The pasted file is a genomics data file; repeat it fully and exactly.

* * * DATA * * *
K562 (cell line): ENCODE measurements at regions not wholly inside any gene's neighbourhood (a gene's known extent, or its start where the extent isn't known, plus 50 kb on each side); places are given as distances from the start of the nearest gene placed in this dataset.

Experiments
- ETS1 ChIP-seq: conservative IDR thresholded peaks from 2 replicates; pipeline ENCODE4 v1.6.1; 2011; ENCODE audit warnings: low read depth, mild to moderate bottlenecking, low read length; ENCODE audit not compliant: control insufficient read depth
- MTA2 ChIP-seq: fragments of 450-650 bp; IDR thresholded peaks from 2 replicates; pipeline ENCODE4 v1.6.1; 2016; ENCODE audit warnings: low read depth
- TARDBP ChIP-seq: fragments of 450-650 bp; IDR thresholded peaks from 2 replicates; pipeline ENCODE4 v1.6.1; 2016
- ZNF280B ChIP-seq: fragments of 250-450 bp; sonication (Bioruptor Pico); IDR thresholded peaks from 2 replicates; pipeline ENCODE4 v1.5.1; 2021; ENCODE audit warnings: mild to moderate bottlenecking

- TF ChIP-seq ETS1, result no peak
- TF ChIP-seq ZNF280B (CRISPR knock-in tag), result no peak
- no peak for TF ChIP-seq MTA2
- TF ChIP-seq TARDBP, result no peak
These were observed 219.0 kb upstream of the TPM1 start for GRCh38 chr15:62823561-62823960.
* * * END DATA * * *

K562 (cell line): ENCODE measurements at regions not wholly inside any gene's neighbourhood (a gene's known extent, or its start where the extent isn't known, plus 50 kb on each side); places are given as distances from the start of the nearest gene placed in this dataset.

Experiments
- ETS1 ChIP-seq: conservative IDR thresholded peaks from 2 replicates; pipeline ENCODE4 v1.6.1; 2011; ENCODE audit warnings: low read depth, mild to moderate bottlenecking, low read length; ENCODE audit not compliant: control insufficient read depth
- MTA2 ChIP-seq: fragments of 450-650 bp; IDR thresholded peaks from 2 replicates; pipeline ENCODE4 v1.6.1; 2016; ENCODE audit warnings: low read depth
- TARDBP ChIP-seq: fragments of 450-650 bp; IDR thresholded peaks from 2 replicates; pipeline ENCODE4 v1.6.1; 2016
- ZNF280B ChIP-seq: fragments of 250-450 bp; sonication (Bioruptor Pico); IDR thresholded peaks from 2 replicates; pipeline ENCODE4 v1.5.1; 2021; ENCODE audit warnings: mild to moderate bottlenecking

- TF ChIP-seq ETS1, result no peak
- TF ChIP-seq ZNF280B (CRISPR knock-in tag), result no peak
- no peak for TF ChIP-seq MTA2
- TF ChIP-seq TARDBP, result no peak
These were observed 219.0 kb upstream of the TPM1 start for GRCh38 chr15:62823561-62823960.